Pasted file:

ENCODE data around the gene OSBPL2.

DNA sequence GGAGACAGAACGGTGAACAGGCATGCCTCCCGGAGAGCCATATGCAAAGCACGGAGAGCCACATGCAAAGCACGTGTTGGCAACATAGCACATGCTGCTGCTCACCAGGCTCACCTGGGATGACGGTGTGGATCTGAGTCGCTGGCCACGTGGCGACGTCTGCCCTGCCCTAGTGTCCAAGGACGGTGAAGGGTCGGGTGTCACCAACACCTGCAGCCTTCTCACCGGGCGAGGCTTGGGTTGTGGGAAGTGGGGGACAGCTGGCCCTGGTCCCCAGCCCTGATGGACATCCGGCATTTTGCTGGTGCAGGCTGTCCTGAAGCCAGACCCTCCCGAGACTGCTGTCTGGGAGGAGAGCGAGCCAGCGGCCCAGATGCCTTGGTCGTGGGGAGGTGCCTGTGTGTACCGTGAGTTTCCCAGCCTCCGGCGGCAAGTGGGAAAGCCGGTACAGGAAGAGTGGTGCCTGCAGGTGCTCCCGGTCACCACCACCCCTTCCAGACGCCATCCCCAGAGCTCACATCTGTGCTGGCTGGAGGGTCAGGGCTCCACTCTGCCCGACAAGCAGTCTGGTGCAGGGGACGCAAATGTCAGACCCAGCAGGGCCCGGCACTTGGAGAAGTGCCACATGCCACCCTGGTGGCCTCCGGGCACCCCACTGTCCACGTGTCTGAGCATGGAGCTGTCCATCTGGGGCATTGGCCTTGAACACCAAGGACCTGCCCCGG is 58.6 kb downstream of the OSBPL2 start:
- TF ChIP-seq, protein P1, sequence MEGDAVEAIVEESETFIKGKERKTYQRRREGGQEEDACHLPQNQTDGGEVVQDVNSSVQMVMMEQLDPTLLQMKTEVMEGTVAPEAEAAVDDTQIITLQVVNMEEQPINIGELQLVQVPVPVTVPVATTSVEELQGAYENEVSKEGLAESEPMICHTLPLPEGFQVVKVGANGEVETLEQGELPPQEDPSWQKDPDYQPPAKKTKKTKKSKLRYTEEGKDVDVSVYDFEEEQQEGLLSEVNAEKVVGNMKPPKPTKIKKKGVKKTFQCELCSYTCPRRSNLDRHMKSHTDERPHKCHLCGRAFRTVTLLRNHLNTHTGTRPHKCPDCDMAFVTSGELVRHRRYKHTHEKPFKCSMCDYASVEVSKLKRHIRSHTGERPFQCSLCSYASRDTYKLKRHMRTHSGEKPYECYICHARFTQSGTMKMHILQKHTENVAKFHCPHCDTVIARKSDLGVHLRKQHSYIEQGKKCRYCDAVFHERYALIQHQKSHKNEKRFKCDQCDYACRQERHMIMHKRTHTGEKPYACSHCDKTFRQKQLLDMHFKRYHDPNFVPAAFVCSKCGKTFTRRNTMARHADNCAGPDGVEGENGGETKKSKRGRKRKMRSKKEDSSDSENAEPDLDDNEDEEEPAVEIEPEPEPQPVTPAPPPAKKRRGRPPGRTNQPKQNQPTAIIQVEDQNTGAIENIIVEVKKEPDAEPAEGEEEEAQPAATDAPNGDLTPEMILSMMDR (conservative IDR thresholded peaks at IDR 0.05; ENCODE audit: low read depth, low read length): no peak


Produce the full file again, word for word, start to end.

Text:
ENCODE data around the gene OSBPL2.

DNA sequence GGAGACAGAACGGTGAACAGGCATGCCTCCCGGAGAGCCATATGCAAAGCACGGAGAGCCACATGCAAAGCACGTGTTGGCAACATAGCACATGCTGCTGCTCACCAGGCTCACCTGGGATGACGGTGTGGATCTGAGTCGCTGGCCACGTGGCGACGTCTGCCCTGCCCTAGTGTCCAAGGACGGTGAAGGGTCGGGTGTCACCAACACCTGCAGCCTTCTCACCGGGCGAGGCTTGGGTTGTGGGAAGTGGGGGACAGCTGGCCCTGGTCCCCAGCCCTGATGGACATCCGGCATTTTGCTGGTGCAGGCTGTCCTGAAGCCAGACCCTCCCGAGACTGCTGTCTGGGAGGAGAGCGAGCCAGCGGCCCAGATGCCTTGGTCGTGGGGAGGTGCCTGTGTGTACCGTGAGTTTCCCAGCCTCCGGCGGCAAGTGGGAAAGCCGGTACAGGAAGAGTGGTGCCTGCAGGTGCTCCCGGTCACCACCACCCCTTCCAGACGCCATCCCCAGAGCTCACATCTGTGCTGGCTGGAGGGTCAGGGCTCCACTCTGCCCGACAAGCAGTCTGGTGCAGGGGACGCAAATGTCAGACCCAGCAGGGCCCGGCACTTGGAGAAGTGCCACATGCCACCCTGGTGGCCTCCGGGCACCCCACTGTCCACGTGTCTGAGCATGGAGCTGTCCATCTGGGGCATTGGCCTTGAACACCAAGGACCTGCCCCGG is 58.6 kb downstream of the OSBPL2 start:
- TF ChIP-seq, protein P1, sequence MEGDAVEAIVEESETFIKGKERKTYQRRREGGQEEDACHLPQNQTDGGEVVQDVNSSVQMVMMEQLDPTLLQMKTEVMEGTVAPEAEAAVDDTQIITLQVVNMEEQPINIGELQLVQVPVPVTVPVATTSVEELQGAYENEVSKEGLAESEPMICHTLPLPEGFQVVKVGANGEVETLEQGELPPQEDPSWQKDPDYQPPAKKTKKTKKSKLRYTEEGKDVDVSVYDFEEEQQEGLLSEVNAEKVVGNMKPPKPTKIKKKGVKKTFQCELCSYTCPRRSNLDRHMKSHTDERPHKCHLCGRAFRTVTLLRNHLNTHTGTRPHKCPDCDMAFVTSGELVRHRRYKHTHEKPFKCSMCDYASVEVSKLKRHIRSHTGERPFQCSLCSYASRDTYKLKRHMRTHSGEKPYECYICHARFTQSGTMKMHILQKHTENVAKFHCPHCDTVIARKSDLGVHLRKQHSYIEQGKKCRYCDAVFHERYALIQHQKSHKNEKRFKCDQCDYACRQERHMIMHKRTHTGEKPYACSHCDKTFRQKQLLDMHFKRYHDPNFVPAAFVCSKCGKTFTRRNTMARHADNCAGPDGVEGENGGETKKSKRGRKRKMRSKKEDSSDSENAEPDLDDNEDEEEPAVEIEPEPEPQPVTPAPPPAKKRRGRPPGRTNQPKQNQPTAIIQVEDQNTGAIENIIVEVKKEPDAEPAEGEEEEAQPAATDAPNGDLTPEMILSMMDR (conservative IDR thresholded peaks at IDR 0.05; ENCODE audit: low read depth, low read length): no peak